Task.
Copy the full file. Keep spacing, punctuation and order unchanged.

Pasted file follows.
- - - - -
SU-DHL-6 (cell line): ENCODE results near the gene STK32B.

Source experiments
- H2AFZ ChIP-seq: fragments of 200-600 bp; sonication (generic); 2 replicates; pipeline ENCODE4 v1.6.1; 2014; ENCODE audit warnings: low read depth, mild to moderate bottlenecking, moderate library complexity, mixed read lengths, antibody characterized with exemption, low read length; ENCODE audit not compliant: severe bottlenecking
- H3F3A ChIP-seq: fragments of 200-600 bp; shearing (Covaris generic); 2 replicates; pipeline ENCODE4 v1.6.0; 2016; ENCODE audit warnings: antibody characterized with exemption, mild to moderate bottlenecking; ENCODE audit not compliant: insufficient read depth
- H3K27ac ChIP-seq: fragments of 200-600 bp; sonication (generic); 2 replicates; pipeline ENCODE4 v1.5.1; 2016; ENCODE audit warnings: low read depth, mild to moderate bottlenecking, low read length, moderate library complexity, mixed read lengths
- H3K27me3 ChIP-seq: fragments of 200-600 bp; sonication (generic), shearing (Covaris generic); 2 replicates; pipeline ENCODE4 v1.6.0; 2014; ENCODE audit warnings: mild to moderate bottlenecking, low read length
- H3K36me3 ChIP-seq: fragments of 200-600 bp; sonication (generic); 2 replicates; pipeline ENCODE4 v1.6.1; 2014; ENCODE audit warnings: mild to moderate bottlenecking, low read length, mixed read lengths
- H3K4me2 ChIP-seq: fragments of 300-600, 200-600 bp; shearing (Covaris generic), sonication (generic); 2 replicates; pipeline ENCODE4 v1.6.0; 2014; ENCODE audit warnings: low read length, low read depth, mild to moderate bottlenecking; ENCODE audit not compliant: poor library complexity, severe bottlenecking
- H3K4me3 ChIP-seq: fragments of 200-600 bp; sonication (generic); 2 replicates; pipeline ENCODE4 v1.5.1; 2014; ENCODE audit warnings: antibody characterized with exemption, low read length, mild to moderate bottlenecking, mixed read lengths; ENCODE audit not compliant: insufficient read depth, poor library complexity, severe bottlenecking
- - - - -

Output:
SU-DHL-6 (cell line): ENCODE results near the gene STK32B.

Source experiments
- H2AFZ ChIP-seq: fragments of 200-600 bp; sonication (generic); 2 replicates; pipeline ENCODE4 v1.6.1; 2014; ENCODE audit warnings: low read depth, mild to moderate bottlenecking, moderate library complexity, mixed read lengths, antibody characterized with exemption, low read length; ENCODE audit not compliant: severe bottlenecking
- H3F3A ChIP-seq: fragments of 200-600 bp; shearing (Covaris generic); 2 replicates; pipeline ENCODE4 v1.6.0; 2016; ENCODE audit warnings: antibody characterized with exemption, mild to moderate bottlenecking; ENCODE audit not compliant: insufficient read depth
- H3K27ac ChIP-seq: fragments of 200-600 bp; sonication (generic); 2 replicates; pipeline ENCODE4 v1.5.1; 2016; ENCODE audit warnings: low read depth, mild to moderate bottlenecking, low read length, moderate library complexity, mixed read lengths
- H3K27me3 ChIP-seq: fragments of 200-600 bp; sonication (generic), shearing (Covaris generic); 2 replicates; pipeline ENCODE4 v1.6.0; 2014; ENCODE audit warnings: mild to moderate bottlenecking, low read length
- H3K36me3 ChIP-seq: fragments of 200-600 bp; sonication (generic); 2 replicates; pipeline ENCODE4 v1.6.1; 2014; ENCODE audit warnings: mild to moderate bottlenecking, low read length, mixed read lengths
- H3K4me2 ChIP-seq: fragments of 300-600, 200-600 bp; shearing (Covaris generic), sonication (generic); 2 replicates; pipeline ENCODE4 v1.6.0; 2014; ENCODE audit warnings: low read length, low read depth, mild to moderate bottlenecking; ENCODE audit not compliant: poor library complexity, severe bottlenecking
- H3K4me3 ChIP-seq: fragments of 200-600 bp; sonication (generic); 2 replicates; pipeline ENCODE4 v1.5.1; 2014; ENCODE audit warnings: antibody characterized with exemption, low read length, mild to moderate bottlenecking, mixed read lengths; ENCODE audit not compliant: insufficient read depth, poor library complexity, severe bottlenecking